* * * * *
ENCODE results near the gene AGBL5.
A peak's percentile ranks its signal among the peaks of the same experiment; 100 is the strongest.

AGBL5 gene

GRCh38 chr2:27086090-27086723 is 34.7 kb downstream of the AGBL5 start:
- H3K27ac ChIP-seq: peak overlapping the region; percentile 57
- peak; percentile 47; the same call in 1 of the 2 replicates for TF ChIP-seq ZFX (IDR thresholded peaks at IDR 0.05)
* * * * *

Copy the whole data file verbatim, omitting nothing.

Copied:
ENCODE results near the gene AGBL5.
A peak's percentile ranks its signal among the peaks of the same experiment; 100 is the strongest.

AGBL5 gene

GRCh38 chr2:27086090-27086723 is 34.7 kb downstream of the AGBL5 start:
- H3K27ac ChIP-seq: peak overlapping the region; percentile 57
- peak; percentile 47; the same call in 1 of the 2 replicates for TF ChIP-seq ZFX (IDR thresholded peaks at IDR 0.05)